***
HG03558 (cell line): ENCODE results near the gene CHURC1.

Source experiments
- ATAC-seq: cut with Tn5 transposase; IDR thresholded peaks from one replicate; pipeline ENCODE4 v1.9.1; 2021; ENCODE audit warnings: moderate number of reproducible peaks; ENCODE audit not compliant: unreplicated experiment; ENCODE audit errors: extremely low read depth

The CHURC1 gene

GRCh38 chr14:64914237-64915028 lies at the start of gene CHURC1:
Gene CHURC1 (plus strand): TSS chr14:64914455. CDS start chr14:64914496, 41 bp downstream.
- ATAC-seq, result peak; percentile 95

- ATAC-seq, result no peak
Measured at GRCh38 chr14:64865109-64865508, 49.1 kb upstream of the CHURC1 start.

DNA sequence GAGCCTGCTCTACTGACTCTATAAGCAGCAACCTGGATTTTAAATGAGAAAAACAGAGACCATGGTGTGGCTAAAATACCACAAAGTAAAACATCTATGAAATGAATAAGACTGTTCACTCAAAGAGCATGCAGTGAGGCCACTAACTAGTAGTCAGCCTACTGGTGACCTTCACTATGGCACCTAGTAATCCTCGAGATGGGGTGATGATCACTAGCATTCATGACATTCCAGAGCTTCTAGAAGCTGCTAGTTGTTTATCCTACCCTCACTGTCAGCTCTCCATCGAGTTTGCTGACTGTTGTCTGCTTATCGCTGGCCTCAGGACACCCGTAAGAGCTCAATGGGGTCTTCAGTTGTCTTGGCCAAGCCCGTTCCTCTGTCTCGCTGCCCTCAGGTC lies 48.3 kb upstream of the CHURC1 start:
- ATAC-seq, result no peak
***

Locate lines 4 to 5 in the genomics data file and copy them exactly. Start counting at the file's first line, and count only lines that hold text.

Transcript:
The CHURC1 gene

GRCh38 chr14:64914237-64915028 lies at the start of gene CHURC1: